Travel: Kissing the Blarney Stone

Sue Bradbury kisses the Blarney Stone
Sue Bradbury kisses the Blarney Stone

The smile that welcomed me onboard the Aer Lingus flight to Cork spread from ear to ear and seemed effortlessly genuine. We all know that boarding a plane can be far from a joyous affair these days but, from the check-in staff to the cabin crew, I experienced nothing but good humour and Irish joie-de-vivre. The short, one-hour trip was also a considerable bonus.

Situated on the banks of the River Lee in the far south west of the republic, Ireland’s ‘second city’ (after Dublin) has numerous bridges, a wealth of history, interesting places to visit and a laid-back feel that’s almost instantly de-stressing.

Picturesque Cork City

Picturesque Cork City

I was staying at The Kingsley, a four-star spa hotel a stone’s through from the river bank and an easy, flat 30-minute walk from the city centre.

Three separate, stand-alone reception desks in the bright, airy foyer ensured an impressively quick check-in process, accompanied by some jaw-dropping breaking news.

“That was on fire last night!,” the receptionist was indicating towards a huge red-brick building that dominated the skyline on the opposite shore, half its roof and upper floors gutted by what must have been a massive blaze.

“It’s the old asylum and it’s been Kiss the Blarney Stone! empty for a long time. Fortunately, no-one was hurt.”

Cork's impressive gaol

Cork's impressive gaol

I could see the charred remains clearly from my spacious, comfortable first-floor room. Next to the burnt-out husk was an even bigger, grey-gabled edifice which has apparently been converted into flats.

Sufficiently removed from the red-brick pile not to have been affected by the flames, it’s apparently Ireland’s longest building and was once also home to ‘mental’ patients. Who were those poor unfortunates?

According to The Little Book of Cork, people suffering from a range of lunatic anxieties including ‘grief, epilepsy, ‘religious insanity’, nervous depression, want of employment and desertion by a husband or wife’.

Having decided not to hire a car but, instead, to spend three full days exploring on foot and by bus, my first must-do visit was to Blarney, the pretty Irish village world famous for its stone.

Cork

Cork

Said to endow those who kiss it with the gift of eloquence, the stone turns out to be embedded in the battlement wall of Blarney Castle, a romantic-looking 15th-century tower surrounded by flower-filled gardens, rocky grottoes, weaving pathways and picturesque waterways.

Kissing it requires queuing (unless you beat the crowds by arriving early or late) climbing more than 120 steep, spiral steps and nerve – if, like me, you’re prone to vertigo and the idea of lying down and tilting your head backwards over a dizzying gap brings on leg-trembling terror. But the challenge doesn’t seem to put people off!

Joining me in the line were Americans, Australians and Swiss – all united in our desire to leave Ireland with the talent of suave rhetoric like fellow Blarney Stone kissers Sir Winston Churchill and Mick Jagger before us.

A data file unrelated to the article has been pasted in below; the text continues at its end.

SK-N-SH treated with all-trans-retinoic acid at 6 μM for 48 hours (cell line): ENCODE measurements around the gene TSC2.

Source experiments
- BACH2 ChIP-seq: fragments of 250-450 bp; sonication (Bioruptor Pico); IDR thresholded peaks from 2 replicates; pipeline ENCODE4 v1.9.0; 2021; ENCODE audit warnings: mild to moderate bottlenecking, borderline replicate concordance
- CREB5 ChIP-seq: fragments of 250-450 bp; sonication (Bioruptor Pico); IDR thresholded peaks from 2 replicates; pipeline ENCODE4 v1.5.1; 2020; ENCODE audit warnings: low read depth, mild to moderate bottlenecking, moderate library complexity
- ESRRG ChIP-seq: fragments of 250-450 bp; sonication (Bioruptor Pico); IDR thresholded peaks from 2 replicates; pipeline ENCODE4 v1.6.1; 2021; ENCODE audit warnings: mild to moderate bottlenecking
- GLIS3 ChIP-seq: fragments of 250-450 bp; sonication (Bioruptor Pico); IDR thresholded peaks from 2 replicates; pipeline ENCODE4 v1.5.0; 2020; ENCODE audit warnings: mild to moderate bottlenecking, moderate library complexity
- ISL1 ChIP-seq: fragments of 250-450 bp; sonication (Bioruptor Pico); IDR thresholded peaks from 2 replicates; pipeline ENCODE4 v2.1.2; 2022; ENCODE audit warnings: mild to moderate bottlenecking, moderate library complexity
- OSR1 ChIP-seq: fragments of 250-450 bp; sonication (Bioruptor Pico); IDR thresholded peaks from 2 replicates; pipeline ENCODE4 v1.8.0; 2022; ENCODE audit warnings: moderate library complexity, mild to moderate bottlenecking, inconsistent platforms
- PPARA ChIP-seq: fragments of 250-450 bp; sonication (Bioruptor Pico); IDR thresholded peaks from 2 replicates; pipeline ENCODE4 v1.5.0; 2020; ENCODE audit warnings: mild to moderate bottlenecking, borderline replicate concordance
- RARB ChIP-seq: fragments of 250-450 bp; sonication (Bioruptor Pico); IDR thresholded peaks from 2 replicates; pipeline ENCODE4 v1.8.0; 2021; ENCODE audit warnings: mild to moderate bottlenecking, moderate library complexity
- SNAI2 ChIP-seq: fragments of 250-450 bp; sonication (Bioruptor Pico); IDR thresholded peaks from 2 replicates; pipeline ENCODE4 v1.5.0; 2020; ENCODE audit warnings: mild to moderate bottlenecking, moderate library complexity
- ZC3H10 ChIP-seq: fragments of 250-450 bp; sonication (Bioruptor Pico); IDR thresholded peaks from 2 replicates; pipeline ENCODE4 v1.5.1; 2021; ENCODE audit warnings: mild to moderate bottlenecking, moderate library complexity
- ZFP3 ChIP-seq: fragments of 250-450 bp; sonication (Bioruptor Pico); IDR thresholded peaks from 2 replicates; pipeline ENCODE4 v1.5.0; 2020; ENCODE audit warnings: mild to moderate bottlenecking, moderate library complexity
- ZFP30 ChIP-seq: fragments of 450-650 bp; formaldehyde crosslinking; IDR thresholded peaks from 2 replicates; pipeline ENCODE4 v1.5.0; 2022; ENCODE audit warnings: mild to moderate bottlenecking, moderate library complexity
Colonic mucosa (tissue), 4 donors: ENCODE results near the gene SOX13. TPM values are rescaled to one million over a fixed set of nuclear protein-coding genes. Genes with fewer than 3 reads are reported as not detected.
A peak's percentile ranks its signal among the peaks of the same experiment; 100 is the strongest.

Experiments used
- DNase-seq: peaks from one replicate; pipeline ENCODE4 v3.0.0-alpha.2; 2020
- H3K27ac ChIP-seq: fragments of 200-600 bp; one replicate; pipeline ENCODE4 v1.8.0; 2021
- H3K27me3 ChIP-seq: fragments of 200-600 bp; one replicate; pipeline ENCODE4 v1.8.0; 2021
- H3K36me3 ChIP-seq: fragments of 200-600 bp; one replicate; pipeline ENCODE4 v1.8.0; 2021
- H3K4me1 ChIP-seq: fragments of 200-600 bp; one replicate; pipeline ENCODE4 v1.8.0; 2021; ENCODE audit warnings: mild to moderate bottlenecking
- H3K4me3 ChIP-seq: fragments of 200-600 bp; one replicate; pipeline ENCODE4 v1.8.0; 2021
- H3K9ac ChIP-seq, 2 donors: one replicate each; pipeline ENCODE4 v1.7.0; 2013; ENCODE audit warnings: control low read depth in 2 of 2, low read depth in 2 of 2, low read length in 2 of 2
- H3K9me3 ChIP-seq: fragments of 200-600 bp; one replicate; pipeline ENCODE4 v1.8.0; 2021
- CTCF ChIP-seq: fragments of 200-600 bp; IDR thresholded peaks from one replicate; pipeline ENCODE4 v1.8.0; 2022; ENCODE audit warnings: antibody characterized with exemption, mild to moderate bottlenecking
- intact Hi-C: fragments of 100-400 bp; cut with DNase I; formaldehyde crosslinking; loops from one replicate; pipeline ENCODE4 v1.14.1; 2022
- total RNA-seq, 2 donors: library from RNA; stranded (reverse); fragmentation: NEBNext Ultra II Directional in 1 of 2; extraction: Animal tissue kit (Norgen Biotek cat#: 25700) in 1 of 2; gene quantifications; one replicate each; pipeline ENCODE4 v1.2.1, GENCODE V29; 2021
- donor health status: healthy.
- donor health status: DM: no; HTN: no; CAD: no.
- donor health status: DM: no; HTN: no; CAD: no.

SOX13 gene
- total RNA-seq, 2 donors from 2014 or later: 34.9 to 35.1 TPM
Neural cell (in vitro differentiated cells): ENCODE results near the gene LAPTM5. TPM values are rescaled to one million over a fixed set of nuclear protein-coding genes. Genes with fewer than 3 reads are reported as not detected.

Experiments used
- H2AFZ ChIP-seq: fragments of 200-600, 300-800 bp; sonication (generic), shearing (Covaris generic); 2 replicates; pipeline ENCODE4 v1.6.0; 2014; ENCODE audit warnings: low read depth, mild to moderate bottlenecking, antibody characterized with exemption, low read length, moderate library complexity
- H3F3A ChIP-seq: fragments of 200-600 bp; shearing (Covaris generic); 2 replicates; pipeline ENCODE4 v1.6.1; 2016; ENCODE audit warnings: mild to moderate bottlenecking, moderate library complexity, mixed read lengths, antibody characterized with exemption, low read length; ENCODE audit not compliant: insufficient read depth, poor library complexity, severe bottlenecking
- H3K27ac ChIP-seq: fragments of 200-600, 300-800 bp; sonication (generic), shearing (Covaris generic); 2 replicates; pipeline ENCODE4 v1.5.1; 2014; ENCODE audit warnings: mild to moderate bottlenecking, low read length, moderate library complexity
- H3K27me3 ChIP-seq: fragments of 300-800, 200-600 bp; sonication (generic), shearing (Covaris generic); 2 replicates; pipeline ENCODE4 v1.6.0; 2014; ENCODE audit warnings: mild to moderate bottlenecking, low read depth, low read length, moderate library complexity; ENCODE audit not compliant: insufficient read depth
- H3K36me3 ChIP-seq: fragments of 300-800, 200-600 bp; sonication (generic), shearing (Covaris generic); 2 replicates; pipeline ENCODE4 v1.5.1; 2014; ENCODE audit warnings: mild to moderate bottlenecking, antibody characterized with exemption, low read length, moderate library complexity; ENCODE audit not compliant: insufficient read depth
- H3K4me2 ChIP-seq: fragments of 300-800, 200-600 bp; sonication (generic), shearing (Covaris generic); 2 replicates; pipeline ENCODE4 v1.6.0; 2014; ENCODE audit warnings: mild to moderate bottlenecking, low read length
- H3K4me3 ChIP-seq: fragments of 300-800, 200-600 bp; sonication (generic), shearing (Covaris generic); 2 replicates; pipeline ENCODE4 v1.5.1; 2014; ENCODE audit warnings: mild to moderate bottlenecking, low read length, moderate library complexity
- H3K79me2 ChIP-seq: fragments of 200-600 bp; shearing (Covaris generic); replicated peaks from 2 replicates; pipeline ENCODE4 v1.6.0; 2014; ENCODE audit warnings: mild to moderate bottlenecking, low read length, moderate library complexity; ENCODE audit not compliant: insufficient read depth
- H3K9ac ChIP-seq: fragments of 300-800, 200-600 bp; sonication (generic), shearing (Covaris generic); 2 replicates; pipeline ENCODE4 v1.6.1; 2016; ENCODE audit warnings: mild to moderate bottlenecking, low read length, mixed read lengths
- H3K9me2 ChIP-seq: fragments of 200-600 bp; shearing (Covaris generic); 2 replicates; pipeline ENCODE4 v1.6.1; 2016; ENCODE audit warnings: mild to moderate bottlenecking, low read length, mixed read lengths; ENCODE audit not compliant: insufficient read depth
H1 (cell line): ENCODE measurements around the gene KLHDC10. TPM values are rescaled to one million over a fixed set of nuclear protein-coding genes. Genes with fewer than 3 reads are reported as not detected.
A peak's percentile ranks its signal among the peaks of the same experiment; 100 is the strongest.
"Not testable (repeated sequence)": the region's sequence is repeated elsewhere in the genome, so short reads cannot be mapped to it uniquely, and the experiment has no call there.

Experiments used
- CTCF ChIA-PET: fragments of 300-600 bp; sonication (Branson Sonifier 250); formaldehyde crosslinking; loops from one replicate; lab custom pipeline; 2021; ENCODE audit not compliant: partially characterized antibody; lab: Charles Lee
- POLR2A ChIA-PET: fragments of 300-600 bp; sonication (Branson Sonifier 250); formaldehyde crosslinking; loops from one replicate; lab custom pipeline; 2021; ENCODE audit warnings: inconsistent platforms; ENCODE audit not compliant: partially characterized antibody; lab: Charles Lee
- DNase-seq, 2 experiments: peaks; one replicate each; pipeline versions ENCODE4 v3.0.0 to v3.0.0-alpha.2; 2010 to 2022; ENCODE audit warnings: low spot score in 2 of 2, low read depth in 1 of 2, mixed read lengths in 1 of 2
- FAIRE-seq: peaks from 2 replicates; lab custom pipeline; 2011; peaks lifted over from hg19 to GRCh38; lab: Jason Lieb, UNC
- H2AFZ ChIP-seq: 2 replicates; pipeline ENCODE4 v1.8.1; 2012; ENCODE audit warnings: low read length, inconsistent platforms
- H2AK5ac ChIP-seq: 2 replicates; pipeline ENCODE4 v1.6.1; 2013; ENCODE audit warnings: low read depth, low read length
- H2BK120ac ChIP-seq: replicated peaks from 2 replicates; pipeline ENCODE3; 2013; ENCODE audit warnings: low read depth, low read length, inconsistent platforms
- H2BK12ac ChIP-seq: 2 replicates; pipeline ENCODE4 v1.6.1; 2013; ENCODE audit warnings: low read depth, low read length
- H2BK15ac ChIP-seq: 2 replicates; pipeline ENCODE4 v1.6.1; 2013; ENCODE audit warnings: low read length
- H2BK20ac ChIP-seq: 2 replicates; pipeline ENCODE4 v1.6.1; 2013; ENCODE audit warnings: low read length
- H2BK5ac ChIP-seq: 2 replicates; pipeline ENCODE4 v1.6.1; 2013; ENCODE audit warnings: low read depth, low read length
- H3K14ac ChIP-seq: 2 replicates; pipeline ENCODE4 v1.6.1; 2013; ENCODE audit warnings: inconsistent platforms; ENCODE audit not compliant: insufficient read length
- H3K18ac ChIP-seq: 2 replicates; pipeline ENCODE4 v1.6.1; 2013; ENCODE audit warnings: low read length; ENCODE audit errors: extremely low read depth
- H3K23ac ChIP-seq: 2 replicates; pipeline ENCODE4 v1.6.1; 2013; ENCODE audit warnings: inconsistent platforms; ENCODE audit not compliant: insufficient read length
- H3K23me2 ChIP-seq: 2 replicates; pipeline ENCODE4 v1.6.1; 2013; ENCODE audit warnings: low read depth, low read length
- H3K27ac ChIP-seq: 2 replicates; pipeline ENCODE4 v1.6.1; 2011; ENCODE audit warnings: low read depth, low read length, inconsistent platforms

That cosmopolitan feel Cork and its environs have was echoed when I walked to Cork Gaol the following morning. First opened in 1824 and closed as a prison after the civil war around 100 years later, it stands as an evocative and compelling reminder of just what justice in the past meant and why, for those born poor, punishment was often much harsher.

The 4-star Kingsley Hotel in Cork

The 4-star Kingsley Hotel in Cork

Our guide had the Irish gift of storytelling and the somber cells and stark corridors, where once speaking was forbidden, were vividly re-imagined through the attraction’s human tales, mannequin-led displays and well-produced video.

In need of a pick-me-up after all that tragedy, my next stop was Midleton, 10 miles east of Cork and the place where Jameson’s whiskey is still made and distributed. I travelled by bus (easily caught in the city centre and, at 7 euros return, very economical).

The old distillery is home to a grand old water wheel that once dominated production, the biggest copper still in the world, enormous iron-bound vats and a vast number of barrels hand-made by coopers. No whiskey tour would be complete, of course, without a tasting or two. My verdict? I’d like another please…

Strange as it might seem, one of the places to see in Cork is the covered English Market. With a history dating back to 1788 when it was first opened, it’s a feast for the eye and stomach with a cornucopia of independent traders selling everything from meat and fish, herbs and spices, chocolates and cakes, cheeses and pasta to crockery and art.

The selection on offer is dazzling and, despite the name, a real tribute to Irish enterprise and traditional culinary know-how. No wonder Rick Stein is quoted as saying: “in my opinion this is the best covered market in the UK and Ireland.”

How to sum up my Cork stay? Fascinating, exciting, full of things to do and, above all, welcoming. Would I go again? In a heartbeat.

Whiskey tasting at Jameson's Distillery

Whiskey tasting at Jameson's Distillery

Fact File

* Sue Bradbury stayed at the 4-star Kingsley Hotel in Cork on a bed and breakfast basis, the cost from 133 euros per night – http://www.thekingsley.ie/

* Aer Lingus Regional, operated by Stobart Air, fly to Cork from nine destinations; Birmingham, Bristol, Edinburgh, Glasgow, Manchester, Newcastle, Southampton and seasonal routes Newquay and Rennes.

* The airline flies up to 620 flights per week across 26 routes throughout Ireland, the UK and France. For more information visit www.aerlingus.com

Blarney Castle

Blarney Castle

Market

Market